Negro Blues & Hollers

Negro Blues & Hollers

After recording this essential collection of performances during the monumental Library of Congress-Fisk University field expedition of 1941 to 1942, Alan Lomax referred to these “alley blues” and “hallelujah spirituals” as “the best art our country has produced.” The efforts of Son House and Willie Brown here are particularly vital; with their handful of earlier commercial releases poorly recorded and hard to find, it is significant that these mentors of Robert Johnson were still in their prime when they entrusted their legacy to Lomax and family. Brown is heard shouting “East St. Louis Blues,” “Mississippi Blues,” and “Ragged and Dirty,” while House gives us “Special Rider Blues,” “Depot Blues,” and a growling “Low Down Dirty Dog Blues.” Also compelling are “Worried Life Blues” by David “Honeyboy” Edwards, who was with Johnson the night the legendary bluesman was poisoned, and the haunting “Cornfield Hollers” of Charley Berry, which resonates with Johnson’s “32.20 Blues.” –Alan Greenberg

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A Negro church in a corn [i.e. cotton] field, Manning, S.C. (LOC)

A Negro church in a corn [i.e. cotton] field, Manning, S.C. (LOC)
church
Image by The Library of Congress
Wolcott, Marion Post,, 1910-1990,, photographer.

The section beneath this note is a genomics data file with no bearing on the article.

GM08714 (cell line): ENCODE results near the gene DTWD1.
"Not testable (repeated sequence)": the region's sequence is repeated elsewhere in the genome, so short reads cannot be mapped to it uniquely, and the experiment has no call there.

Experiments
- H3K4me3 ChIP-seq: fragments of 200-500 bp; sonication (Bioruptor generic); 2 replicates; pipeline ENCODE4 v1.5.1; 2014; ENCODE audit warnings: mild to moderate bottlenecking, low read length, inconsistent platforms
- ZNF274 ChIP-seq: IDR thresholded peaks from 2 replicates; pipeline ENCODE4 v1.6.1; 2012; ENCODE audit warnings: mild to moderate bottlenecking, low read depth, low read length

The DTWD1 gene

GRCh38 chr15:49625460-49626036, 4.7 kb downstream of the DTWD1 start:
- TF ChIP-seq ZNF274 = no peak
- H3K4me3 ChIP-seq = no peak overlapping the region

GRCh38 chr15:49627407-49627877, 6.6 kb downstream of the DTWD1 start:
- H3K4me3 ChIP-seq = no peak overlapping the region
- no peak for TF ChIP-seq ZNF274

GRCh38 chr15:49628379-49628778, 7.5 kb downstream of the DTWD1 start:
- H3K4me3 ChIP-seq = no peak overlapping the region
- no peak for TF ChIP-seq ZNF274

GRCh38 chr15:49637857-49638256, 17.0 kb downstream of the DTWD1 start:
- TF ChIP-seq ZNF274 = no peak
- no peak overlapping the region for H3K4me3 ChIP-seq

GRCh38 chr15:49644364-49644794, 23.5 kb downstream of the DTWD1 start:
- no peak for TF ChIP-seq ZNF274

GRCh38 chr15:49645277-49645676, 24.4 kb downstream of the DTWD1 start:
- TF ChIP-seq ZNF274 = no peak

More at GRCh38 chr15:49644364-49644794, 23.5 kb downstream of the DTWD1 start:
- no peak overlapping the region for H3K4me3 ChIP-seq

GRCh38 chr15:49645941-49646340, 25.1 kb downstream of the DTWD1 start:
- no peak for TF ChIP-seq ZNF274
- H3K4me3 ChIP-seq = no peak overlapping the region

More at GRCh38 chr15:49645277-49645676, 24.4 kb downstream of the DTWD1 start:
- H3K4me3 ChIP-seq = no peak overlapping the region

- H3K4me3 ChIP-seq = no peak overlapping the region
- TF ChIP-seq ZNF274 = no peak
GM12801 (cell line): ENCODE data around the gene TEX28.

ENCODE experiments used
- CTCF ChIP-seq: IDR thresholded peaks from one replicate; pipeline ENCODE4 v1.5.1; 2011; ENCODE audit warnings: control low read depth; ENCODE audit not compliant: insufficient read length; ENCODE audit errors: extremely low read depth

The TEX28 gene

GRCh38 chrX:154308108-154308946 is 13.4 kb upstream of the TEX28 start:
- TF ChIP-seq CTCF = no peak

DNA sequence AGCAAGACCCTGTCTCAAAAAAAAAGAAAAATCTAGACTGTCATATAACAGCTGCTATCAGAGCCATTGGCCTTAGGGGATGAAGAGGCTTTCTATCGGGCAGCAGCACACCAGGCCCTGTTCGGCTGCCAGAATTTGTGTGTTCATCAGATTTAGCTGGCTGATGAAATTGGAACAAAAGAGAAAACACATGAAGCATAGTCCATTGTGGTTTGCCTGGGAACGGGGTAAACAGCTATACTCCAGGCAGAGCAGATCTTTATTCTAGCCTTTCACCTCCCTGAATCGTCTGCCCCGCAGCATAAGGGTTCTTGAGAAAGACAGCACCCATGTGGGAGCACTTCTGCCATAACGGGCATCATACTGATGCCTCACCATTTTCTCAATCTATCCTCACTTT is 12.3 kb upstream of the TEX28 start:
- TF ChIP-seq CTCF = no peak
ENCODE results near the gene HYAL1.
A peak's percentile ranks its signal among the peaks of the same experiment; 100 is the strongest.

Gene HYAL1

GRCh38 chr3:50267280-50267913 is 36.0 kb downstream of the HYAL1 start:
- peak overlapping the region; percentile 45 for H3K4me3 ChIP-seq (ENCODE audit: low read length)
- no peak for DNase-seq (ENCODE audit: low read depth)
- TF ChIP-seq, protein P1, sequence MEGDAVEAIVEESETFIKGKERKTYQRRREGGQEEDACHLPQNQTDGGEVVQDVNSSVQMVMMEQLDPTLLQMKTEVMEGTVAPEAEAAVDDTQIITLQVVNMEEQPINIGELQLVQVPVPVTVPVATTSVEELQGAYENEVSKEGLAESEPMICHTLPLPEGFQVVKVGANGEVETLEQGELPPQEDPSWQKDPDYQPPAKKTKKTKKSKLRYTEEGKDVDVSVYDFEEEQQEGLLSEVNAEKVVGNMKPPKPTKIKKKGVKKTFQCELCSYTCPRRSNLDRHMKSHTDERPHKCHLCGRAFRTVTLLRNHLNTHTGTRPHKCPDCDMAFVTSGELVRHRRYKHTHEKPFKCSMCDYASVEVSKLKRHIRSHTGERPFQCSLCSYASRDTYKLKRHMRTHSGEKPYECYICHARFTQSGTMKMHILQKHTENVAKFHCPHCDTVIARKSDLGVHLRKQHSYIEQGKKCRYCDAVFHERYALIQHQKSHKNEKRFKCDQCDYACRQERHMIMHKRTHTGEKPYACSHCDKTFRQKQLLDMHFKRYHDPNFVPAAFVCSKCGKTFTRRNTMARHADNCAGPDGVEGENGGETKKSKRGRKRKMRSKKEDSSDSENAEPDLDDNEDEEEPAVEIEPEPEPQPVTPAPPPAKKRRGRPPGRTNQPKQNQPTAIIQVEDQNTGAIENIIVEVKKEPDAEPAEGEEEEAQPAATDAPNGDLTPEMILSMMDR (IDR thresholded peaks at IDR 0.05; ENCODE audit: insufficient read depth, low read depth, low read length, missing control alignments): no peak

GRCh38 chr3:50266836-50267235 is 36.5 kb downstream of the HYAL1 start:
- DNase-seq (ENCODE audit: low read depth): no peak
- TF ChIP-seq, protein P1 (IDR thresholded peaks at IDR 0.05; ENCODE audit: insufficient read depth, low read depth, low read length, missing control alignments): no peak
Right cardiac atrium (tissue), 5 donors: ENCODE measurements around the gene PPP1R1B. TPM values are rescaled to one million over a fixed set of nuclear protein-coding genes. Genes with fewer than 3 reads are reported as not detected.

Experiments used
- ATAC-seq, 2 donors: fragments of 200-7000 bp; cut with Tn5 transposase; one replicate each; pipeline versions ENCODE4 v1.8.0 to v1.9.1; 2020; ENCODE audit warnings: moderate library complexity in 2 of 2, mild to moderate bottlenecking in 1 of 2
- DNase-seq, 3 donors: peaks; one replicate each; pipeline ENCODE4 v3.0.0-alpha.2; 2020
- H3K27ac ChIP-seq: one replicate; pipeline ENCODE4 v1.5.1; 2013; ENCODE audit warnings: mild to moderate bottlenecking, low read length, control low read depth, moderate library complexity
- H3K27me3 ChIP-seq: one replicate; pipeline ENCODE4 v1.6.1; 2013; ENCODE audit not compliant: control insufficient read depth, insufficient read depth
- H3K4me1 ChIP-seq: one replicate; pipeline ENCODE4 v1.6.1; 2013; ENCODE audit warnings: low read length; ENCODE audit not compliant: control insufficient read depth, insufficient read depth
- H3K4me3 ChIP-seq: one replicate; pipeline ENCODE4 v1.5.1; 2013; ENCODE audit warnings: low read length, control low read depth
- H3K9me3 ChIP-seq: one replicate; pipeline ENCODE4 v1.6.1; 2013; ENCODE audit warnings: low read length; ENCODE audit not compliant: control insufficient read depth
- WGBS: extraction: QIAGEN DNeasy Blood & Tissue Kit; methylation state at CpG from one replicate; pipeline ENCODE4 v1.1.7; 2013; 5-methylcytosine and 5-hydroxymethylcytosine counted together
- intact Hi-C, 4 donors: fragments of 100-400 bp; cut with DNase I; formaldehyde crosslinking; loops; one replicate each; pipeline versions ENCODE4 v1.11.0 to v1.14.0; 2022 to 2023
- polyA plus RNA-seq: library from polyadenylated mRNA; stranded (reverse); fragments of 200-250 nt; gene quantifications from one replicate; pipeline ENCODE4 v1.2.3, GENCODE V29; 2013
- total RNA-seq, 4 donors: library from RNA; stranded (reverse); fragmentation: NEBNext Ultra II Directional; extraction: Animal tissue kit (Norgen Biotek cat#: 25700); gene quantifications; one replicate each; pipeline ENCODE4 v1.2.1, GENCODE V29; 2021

A Negro church in a corn [i.e. cotton] field, Manning, S.C.

1939 June

1 slide : color.

Notes:
Title from FSA or OWI agency caption.
Transfer from U.S. Office of War Information, 1944.

Subjects:
African Americans–Spiritual life
Churches
Cotton
United States–South Carolina–Manning

Format: Slides–Color

Rights Info: No known restrictions on publication.

Repository: Library of Congress, Prints and Photographs Division, Washington, D.C. 20540 USA, hdl.loc.gov/loc.pnp/pp.print

Part Of: Farm Security Administration – Office of War Information Collection 11671-14 (DLC) 93845501

General information about the FSA/OWI Color Photographs is available at hdl.loc.gov/loc.pnp/pp.fsac

Persistent URL: hdl.loc.gov/loc.pnp/fsac.1a34294

Call Number: LC-USF35-138

The Defects of the Negro Church.

The Defects of the Negro Church.

All life is known by its manifestations. The latter is the outcome, the effect of the former. The manifestations of life cannot by any means be more important than the life which makes them possible. Christianity is a religion of inwardness, it finds its root in the heart and soul of man, then effects the outward life. Whenever the inner or spiritual life is renewed, there follows from necessity a renewed exterior. There must be first life in the soul. Nor can there be any evolution of the soul or of society without a previous involution in them. The whole nature of man must be wrapped up in the image of God before any fruits of Godliness show themselves. The tendency in the Negro Church is to look for these manifestations rather than to work for the indwelling spirit who is the cause of such manifestations. Parallel with this tendency in the church, is the effort which is being made after expression of religious life when it should be directed along the line of impressing it. The church is in need of a deep spiritual life, nevertheless it is impossible to express what is not previously impressed in the mind.

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